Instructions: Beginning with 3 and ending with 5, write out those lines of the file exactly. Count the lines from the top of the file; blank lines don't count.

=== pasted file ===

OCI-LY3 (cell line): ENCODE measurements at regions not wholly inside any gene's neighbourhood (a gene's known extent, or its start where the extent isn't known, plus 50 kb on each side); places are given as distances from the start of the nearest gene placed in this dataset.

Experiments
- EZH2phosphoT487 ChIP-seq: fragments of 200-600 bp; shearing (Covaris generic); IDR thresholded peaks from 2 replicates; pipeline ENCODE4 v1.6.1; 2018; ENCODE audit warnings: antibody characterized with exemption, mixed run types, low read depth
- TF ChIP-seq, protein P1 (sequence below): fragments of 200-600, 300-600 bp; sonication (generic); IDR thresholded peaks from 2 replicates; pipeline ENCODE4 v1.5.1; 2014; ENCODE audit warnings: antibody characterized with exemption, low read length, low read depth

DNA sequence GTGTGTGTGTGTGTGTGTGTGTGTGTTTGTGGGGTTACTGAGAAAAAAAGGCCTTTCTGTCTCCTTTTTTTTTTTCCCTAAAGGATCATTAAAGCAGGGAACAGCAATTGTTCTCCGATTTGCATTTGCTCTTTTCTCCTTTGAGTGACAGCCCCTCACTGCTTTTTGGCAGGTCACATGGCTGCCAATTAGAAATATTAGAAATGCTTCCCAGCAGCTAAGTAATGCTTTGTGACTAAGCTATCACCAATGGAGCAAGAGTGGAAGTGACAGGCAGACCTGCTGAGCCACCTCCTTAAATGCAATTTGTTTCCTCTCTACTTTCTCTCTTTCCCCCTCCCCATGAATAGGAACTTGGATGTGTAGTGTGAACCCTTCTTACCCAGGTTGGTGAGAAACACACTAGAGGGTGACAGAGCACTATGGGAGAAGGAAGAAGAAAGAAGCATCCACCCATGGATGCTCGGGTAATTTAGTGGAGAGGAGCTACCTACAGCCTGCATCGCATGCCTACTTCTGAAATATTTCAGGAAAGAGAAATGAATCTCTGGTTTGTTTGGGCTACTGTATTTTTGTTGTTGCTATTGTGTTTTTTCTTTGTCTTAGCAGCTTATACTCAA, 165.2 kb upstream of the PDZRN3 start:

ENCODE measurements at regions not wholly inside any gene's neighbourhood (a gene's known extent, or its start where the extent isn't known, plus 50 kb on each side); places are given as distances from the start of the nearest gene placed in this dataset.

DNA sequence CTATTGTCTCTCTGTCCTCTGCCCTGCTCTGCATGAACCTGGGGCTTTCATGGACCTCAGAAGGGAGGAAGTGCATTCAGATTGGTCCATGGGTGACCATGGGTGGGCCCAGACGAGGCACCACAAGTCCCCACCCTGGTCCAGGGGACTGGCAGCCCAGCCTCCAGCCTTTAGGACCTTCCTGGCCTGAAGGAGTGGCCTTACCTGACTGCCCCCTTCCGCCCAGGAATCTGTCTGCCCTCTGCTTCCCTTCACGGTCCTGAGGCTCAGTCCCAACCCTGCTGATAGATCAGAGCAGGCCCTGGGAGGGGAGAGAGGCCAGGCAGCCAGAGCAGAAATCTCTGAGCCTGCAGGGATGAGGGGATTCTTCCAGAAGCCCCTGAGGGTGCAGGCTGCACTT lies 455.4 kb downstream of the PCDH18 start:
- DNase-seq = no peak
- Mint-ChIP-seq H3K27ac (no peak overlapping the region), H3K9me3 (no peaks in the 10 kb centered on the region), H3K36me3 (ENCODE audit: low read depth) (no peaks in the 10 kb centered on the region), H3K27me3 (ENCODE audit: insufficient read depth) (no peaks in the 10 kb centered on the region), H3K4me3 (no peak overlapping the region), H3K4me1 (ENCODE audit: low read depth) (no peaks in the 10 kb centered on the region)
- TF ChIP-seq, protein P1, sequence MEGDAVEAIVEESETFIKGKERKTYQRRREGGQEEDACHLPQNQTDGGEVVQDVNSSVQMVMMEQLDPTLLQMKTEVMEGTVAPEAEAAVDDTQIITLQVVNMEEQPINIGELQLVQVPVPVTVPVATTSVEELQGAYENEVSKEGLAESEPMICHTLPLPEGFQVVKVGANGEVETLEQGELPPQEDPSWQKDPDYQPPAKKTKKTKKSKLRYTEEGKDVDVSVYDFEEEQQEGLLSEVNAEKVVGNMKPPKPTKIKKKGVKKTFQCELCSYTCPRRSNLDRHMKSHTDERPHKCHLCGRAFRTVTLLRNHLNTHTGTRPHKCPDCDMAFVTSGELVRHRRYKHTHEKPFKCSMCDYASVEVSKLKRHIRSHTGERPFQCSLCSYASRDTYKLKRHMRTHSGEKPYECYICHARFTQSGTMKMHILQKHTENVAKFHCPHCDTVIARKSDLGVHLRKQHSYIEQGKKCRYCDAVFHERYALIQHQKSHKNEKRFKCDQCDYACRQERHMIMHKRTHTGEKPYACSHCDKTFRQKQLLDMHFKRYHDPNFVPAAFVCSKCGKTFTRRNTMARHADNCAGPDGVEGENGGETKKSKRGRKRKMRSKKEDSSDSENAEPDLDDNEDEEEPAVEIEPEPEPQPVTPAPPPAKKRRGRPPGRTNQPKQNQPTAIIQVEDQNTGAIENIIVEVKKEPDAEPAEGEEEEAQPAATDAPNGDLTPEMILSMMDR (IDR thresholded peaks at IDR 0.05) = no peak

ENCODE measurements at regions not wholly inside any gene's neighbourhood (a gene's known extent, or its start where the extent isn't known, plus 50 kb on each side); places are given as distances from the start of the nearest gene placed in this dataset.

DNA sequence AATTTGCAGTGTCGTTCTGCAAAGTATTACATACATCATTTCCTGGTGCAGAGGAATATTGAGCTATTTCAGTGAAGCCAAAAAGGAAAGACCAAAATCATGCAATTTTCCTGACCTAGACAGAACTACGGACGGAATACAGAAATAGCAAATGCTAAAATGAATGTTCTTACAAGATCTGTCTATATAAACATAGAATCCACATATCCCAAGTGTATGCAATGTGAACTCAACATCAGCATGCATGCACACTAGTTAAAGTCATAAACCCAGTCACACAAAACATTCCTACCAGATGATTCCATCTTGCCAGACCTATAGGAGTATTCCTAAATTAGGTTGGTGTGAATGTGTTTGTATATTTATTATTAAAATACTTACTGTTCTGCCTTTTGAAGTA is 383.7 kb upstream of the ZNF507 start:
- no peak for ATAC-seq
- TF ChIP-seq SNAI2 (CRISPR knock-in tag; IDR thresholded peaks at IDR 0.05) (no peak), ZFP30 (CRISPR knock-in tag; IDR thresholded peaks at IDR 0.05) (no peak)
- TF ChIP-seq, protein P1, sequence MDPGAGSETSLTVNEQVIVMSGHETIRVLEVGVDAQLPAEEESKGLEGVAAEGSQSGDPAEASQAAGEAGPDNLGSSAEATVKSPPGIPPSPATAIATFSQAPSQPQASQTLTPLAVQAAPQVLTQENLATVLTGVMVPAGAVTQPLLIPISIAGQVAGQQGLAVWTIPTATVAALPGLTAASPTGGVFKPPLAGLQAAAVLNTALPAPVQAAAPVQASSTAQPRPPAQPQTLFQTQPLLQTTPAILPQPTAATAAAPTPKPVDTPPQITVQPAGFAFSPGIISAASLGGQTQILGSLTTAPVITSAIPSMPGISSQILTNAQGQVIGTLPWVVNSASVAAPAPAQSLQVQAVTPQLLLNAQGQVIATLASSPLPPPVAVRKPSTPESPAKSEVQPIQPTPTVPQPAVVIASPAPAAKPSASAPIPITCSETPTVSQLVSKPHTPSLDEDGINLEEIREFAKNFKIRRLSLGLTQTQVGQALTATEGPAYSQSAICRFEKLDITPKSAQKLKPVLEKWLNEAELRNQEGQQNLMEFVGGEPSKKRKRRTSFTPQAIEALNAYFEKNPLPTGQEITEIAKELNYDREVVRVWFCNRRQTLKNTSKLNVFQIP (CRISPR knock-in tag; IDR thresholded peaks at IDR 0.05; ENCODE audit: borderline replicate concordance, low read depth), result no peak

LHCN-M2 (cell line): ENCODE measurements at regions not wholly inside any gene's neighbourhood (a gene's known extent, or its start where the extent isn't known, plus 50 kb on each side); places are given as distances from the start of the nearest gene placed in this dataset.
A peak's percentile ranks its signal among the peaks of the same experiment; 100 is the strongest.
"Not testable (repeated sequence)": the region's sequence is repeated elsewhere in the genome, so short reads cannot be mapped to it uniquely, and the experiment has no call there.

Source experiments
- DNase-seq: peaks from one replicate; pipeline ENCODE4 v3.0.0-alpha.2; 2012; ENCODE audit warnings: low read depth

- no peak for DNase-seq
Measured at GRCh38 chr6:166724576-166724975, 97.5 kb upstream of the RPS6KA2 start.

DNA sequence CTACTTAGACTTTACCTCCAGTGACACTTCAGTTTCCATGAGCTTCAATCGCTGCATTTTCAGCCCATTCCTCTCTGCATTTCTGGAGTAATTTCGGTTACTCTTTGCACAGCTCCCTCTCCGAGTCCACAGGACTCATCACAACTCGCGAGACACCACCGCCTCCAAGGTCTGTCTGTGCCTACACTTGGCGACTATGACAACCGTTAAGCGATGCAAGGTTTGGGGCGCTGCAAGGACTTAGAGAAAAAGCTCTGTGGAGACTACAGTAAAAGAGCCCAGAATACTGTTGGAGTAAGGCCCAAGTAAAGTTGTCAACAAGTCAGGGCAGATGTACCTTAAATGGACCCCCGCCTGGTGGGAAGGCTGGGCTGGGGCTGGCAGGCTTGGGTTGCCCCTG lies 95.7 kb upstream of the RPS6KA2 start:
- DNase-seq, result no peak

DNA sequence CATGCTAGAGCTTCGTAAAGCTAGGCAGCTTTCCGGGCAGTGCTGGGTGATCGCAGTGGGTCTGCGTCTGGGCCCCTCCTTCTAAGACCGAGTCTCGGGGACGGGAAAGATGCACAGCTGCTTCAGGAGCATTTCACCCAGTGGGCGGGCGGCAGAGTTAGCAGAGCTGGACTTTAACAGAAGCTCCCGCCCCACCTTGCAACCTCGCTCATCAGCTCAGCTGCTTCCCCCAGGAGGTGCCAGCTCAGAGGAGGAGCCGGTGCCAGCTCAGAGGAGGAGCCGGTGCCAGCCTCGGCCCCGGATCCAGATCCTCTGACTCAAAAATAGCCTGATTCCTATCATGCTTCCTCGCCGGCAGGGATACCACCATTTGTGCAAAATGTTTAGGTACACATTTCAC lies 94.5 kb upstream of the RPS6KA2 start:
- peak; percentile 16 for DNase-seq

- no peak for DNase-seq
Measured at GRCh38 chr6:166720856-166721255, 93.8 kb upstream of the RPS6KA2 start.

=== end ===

- EZH2phosphoT487 ChIP-seq: fragments of 200-600 bp; shearing (Covaris generic); IDR thresholded peaks from 2 replicates; pipeline ENCODE4 v1.6.1; 2018; ENCODE audit warnings: antibody characterized with exemption, mixed run types, low read depth
- TF ChIP-seq, protein P1 (sequence below): fragments of 200-600, 300-600 bp; sonication (generic); IDR thresholded peaks from 2 replicates; pipeline ENCODE4 v1.5.1; 2014; ENCODE audit warnings: antibody characterized with exemption, low read length, low read depth

DNA sequence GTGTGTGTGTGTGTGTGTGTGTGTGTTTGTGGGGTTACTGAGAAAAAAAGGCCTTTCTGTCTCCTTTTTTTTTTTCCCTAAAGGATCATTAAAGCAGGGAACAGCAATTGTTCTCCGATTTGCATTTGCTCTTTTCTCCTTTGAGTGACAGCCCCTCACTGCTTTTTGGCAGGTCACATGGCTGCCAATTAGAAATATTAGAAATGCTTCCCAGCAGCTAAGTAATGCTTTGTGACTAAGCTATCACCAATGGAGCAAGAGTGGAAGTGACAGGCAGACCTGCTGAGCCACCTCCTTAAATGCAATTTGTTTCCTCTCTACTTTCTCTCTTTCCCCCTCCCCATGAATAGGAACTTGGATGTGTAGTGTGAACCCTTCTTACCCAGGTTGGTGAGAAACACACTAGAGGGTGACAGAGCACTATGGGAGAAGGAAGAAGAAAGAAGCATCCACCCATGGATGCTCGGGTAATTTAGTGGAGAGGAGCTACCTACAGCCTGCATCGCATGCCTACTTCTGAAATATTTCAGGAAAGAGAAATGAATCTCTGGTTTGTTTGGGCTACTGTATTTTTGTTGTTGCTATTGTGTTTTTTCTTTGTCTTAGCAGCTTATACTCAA, 165.2 kb upstream of the PDZRN3 start: